Why you and not the other guys?
Basically I was in the best position to do it, and I had enough applicable wide-ranging skills that I was the best suited to do it.
You moved to Phoenix from Colorado Springs. So you not only changed your job, but your locale and work environment. Pretty big change to be working out of a partner's living room. Do you have plans to set up an actual office space?
Oh absolutely. Basically right now we have an improvised set to do what we have to do, but we would definitely like to bring on another couple of employees to justify the expense of having an office at least a year from now.
Rob's living room, aka FEZ's main office space:
Who are your main competitors?
Everyone! The field is big. We went to E3 (Electronic Gaming Expo) last year, and there were so many people like us there. Then you have the capital ships of all these industries that we cover like Vox Media, who's pumping all this money into Polygon. Competition is everywhere, so we have to put our own spin on things to stand out.
So with a site like Polygon, are they a competitor?
They're a very well produced site, but we're not in the same circles. They're AP style and dry, but we're more of the "dude you have a beer with." That's what we're chasing. We're more like a Giant Bomb, more of the op-ed guys. That's more of what we're competing with.
Being a small bootstrapping kind of site, how do you get scoops?
Networking and connections. That's where last month when we had our System Shock breakthrough story. We knew someone who knew someone. But we're so small that even though we had it on good authority, nobody believed us. So another site got the credit for breaking it the next day.
What's the most stressful thing in the first three weeks?
Finding something that really clicks, a game plan. Suddenly having all day to try and figure out what works and doesn't work is interesting. Trying to figure out the how's and when's of the daily work is challenging.
Are you living the highlife or eating ramen?
I'm actually doing OK! Call center life wasn't great but it paid decently. I'm working on savings, but even when company money starts coming through, I won't be dying.
Time frame for success or moving on?
We haven't committed to it, but in the loosest terms a year. But it's really my job to figure out what works and apply it as effectively and quickly as possible.
When was the last time you thought, "Oh, we really need to have this?"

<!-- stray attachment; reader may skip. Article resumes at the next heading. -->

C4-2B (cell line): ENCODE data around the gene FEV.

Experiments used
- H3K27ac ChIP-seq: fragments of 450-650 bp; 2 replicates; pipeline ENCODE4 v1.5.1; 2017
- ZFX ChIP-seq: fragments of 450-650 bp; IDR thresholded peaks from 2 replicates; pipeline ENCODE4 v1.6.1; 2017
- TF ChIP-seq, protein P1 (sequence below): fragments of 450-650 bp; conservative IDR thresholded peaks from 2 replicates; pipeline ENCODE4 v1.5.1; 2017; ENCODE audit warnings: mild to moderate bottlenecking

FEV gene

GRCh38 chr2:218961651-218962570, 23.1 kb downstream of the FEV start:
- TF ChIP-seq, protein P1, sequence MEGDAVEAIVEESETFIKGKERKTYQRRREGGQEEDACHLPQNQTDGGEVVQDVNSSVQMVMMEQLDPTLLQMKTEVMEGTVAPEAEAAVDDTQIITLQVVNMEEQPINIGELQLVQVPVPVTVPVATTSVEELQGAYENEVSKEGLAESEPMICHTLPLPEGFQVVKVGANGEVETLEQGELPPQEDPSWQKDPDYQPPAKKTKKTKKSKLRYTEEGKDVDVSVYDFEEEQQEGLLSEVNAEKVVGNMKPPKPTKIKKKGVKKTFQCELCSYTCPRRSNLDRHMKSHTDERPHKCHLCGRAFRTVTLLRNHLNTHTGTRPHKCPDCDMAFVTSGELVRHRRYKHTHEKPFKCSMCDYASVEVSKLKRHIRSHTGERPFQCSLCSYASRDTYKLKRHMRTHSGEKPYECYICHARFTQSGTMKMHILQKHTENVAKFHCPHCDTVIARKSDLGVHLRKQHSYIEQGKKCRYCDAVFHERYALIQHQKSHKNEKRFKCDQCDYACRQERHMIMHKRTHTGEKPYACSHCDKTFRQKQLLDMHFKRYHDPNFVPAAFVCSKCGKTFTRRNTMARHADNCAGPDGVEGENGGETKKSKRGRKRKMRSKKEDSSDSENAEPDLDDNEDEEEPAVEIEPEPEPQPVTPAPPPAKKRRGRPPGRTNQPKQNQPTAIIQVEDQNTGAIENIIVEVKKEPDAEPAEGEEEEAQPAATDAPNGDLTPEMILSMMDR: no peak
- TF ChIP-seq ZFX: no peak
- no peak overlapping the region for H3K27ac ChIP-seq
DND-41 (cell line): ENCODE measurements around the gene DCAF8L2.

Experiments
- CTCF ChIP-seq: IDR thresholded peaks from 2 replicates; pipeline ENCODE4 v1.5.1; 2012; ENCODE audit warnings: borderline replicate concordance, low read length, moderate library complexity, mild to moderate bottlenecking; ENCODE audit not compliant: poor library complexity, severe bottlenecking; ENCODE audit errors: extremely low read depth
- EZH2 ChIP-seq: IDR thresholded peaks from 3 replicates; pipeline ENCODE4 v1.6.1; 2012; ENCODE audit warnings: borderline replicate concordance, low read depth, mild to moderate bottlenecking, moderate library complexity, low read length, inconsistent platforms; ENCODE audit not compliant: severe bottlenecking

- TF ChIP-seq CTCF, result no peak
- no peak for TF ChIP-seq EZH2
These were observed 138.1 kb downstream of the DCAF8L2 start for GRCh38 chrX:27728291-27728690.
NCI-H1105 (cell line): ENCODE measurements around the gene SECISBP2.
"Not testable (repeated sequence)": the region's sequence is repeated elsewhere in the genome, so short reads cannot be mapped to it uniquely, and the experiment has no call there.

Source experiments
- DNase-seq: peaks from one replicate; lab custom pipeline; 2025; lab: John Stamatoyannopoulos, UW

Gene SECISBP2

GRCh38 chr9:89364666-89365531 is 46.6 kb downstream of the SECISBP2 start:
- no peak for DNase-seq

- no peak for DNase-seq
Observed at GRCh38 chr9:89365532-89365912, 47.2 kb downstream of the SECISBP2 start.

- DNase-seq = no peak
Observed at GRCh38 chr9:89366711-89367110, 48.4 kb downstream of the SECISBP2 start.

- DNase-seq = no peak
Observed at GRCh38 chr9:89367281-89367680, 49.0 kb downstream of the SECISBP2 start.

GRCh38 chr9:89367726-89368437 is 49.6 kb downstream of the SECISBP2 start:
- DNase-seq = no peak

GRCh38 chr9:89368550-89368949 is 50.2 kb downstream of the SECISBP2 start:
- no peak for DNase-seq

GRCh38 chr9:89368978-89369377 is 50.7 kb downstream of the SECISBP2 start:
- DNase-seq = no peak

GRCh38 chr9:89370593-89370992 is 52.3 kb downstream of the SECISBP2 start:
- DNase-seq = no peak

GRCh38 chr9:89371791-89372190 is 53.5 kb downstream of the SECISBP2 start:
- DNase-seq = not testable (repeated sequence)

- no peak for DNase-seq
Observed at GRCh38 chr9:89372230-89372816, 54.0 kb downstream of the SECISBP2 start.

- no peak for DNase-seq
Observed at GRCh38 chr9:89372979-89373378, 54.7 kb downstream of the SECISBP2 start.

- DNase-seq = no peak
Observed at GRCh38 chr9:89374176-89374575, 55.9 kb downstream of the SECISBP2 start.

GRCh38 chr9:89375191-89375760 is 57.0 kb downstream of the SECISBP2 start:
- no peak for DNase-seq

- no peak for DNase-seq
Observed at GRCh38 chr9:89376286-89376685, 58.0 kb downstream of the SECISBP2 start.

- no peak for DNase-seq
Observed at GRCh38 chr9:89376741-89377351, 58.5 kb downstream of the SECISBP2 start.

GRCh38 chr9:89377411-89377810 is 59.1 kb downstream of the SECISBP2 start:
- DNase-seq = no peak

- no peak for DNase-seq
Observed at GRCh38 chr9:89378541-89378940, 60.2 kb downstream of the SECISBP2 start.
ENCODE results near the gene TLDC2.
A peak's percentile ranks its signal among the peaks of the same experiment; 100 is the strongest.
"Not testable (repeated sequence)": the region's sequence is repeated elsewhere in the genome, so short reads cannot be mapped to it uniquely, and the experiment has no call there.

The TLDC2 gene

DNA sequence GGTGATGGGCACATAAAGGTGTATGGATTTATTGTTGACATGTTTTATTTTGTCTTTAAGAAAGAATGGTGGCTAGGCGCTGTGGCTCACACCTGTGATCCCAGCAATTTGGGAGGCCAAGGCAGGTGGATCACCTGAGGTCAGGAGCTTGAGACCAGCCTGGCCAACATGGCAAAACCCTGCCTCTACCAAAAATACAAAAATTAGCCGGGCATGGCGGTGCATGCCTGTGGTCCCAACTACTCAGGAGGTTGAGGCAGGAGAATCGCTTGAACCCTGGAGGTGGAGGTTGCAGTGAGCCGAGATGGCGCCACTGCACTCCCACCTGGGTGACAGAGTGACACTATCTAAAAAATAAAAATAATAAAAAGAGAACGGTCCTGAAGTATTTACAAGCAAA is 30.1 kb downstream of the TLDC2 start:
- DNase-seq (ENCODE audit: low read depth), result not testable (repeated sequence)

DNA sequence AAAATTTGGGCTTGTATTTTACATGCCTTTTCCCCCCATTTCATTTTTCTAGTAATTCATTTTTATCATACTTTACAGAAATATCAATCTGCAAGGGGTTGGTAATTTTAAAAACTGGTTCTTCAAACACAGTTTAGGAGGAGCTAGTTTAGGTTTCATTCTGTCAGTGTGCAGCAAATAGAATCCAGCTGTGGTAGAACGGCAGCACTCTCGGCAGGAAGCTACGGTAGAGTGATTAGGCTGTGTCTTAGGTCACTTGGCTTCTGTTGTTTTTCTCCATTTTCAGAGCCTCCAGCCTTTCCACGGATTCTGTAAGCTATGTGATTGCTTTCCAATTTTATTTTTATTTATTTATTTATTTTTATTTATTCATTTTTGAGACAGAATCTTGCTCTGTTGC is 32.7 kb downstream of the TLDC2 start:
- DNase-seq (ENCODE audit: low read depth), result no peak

Our business plan. We needed feedback on our business plan. Also PR, and contacting people who can help us make connections.
How important is that business plan to have?
Super important because not only do you get a feel for what the company is but getting an idea of what to do mid-to-long term. Getting your thoughts on paper in a plan helps dramatically.
What did you model your business plan on?
We Googled what other people did. We'd look at similar type of sites as to what we are doing with FEZ, then took the best parts of the plans that we researched. We're not just a gaming site, or just entertainment, just tech, so we had to be resourceful and have this amalgamated plan.
What are some things that you use as a small team to communicate with each other?
Our biggest thing is Kik Messenger, a real-time group messaging service. Since using it, email has taken a distant second place. We actually used Google Wave until it got killed.
What are some tools that you'd recommend to somebody starting a website?
Wordpress has been a great platform. Use something easy and don't get defeated by technology. Most of our tech is handled by Kelly, so having constant communication internally with somebody who has some expertise helps tons. But we like to keep it simple in general.
Where do you start? And how scary is it?
Its definitely scary to start. And when we started the scariest thing was how do you broadcast content like this? When you're starting out you have no idea how you're going to get everything out there, so you have to find all these different vehicles (of content delivery). The biggest thing for us was getting into Google News. Once we got on there we really started to get the message out.
Would you advise people to follow in your footsteps and give it a shot?
Yeah, absolutely, 100 percent. Live the American dream -- the greatest risk is not taking one. If they have the opportunity and it's not going to destroy their family or well-being, then go for it. And if you fail, you figure out what went wrong and go from there. It's the American way.
Are you a small business owner that would like to be profiled on The Huffington Post for our "What Is Working: Small Businesses" section? We'd love to hear from you. Drop us a note at firstname.lastname@example.org and tell us a little bit about yourself and your company.